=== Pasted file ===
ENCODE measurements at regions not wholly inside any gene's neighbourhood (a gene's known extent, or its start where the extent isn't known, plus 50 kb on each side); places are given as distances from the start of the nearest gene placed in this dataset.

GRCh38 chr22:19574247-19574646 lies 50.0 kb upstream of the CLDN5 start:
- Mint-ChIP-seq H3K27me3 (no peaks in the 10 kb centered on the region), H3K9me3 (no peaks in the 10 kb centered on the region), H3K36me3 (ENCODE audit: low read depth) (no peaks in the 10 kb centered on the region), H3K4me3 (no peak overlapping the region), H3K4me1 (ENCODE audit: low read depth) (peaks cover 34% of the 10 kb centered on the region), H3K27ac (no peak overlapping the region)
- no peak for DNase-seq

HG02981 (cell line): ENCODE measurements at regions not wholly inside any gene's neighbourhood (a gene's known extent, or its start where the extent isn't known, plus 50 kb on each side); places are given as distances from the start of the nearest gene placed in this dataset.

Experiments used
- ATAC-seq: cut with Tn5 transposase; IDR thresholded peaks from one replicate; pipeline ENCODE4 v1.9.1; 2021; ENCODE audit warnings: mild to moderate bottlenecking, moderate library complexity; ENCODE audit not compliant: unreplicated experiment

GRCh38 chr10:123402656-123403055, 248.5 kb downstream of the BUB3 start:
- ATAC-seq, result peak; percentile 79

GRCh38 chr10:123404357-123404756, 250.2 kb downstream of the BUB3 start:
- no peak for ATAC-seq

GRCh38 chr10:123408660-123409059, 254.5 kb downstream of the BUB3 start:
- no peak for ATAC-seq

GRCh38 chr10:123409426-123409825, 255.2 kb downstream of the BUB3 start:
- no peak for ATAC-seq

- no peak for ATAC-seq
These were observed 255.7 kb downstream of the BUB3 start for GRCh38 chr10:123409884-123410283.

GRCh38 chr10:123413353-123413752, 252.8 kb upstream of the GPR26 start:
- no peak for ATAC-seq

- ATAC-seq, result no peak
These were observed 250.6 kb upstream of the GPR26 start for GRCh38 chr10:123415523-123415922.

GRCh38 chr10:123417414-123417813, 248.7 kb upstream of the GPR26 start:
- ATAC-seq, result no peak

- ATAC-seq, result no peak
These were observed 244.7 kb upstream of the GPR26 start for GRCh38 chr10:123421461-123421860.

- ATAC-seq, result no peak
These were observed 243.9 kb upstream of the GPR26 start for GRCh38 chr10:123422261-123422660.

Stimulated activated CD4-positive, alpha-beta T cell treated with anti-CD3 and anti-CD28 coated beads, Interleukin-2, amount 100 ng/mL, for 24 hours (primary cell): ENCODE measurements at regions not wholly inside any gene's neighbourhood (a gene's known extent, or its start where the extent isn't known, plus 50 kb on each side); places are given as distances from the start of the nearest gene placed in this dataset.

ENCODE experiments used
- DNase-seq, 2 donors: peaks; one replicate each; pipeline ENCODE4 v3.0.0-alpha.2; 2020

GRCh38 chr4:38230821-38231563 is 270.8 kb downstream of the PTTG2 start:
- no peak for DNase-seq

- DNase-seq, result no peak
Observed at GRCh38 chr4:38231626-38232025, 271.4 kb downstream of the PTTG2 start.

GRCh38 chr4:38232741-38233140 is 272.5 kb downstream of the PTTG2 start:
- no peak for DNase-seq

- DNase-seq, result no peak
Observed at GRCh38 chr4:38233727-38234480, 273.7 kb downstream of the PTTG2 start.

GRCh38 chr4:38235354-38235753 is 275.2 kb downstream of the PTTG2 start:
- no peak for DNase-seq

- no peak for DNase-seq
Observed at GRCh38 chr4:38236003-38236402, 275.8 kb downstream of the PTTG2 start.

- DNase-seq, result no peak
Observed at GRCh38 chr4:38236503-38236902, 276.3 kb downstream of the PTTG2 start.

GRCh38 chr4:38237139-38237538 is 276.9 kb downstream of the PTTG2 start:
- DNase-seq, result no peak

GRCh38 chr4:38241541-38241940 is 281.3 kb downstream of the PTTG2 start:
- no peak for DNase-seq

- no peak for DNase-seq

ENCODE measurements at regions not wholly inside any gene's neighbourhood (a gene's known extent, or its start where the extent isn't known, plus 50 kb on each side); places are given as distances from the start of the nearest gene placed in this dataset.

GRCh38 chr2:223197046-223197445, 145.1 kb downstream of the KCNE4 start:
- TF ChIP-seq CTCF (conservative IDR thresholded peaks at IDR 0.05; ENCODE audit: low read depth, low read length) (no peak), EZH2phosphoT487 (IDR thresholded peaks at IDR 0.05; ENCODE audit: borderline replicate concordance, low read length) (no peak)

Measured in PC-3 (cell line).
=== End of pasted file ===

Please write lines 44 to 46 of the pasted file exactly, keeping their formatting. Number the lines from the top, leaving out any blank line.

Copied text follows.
Observed at GRCh38 chr4:38236503-38236902, 276.3 kb downstream of the PTTG2 start.

GRCh38 chr4:38237139-38237538 is 276.9 kb downstream of the PTTG2 start:
- DNase-seq, result no peak